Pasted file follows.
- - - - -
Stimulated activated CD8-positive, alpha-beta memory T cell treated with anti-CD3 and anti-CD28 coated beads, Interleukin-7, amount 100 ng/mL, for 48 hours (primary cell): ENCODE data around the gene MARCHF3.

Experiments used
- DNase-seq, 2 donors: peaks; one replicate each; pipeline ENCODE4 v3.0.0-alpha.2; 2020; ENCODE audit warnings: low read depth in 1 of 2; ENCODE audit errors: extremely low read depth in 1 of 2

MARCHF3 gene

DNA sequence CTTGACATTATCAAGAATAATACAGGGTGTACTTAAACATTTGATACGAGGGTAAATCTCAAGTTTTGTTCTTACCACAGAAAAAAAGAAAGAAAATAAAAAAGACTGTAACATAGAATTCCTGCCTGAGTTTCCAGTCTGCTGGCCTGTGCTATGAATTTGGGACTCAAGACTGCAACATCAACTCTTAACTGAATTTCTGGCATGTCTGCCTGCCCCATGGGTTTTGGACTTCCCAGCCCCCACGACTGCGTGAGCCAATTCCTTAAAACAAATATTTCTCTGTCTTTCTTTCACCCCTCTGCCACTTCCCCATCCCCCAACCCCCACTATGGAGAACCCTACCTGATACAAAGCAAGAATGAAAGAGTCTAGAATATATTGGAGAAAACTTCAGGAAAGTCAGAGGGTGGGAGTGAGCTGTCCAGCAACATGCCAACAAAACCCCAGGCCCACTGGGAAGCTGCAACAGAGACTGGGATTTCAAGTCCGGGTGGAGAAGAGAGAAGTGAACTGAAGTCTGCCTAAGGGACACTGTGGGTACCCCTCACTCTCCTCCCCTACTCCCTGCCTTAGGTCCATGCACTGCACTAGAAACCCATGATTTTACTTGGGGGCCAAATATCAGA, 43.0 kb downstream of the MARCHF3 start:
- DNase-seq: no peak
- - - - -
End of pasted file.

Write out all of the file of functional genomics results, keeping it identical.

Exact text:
Stimulated activated CD8-positive, alpha-beta memory T cell treated with anti-CD3 and anti-CD28 coated beads, Interleukin-7, amount 100 ng/mL, for 48 hours (primary cell): ENCODE data around the gene MARCHF3.

Experiments used
- DNase-seq, 2 donors: peaks; one replicate each; pipeline ENCODE4 v3.0.0-alpha.2; 2020; ENCODE audit warnings: low read depth in 1 of 2; ENCODE audit errors: extremely low read depth in 1 of 2

MARCHF3 gene

DNA sequence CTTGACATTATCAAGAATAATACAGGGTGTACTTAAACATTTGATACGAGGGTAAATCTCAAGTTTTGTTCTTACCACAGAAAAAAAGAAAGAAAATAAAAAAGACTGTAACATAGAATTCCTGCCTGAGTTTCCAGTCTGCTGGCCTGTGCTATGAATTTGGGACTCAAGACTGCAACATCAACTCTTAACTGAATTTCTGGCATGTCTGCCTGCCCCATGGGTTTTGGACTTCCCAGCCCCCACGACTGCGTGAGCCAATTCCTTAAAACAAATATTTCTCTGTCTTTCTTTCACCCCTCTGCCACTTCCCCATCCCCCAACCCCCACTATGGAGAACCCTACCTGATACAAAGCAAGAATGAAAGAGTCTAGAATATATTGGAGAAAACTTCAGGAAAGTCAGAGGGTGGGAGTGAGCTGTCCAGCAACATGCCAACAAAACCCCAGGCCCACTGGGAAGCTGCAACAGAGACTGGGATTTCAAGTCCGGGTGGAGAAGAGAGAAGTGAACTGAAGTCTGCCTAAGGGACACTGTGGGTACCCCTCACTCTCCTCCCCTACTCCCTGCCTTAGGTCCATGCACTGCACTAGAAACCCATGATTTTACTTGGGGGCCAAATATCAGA, 43.0 kb downstream of the MARCHF3 start:
- DNase-seq: no peak